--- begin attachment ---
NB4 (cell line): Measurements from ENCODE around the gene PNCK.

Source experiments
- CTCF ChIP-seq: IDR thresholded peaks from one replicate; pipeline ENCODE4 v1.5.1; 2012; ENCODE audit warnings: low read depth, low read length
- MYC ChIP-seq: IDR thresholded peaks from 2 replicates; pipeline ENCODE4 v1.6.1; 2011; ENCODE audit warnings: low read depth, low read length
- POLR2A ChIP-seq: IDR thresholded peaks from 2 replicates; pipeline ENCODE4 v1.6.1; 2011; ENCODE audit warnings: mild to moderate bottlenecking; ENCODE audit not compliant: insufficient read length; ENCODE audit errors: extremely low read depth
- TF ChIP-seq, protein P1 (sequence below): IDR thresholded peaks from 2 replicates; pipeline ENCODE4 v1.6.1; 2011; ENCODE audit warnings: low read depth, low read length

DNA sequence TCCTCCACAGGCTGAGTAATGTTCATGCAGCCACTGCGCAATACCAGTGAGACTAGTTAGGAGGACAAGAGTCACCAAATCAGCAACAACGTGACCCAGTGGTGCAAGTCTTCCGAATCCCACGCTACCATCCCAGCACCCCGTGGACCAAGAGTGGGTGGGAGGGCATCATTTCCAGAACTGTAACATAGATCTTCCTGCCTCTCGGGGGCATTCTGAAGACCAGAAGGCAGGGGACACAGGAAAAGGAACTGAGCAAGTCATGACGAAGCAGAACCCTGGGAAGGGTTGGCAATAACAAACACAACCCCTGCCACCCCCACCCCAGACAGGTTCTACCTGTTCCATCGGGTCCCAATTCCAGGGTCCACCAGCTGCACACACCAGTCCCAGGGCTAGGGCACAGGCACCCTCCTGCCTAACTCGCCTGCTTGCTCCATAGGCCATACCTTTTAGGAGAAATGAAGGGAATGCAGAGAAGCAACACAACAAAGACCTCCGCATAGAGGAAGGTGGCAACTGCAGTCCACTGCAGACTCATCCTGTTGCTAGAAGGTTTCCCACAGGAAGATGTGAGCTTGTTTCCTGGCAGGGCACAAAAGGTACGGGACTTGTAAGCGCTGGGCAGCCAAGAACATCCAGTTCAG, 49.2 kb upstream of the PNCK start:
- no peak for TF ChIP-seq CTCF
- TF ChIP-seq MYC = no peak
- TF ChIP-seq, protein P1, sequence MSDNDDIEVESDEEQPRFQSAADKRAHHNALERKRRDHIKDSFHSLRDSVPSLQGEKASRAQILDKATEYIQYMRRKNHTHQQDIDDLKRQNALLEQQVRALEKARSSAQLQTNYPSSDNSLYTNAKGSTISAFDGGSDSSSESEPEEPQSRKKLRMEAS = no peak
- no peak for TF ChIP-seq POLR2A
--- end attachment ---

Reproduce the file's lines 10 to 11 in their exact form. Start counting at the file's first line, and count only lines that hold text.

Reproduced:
- TF ChIP-seq, protein P1, sequence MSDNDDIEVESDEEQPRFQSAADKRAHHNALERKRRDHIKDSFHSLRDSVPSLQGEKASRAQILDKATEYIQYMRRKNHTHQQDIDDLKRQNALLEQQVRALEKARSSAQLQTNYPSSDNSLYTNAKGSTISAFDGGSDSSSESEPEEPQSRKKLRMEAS = no peak
- no peak for TF ChIP-seq POLR2A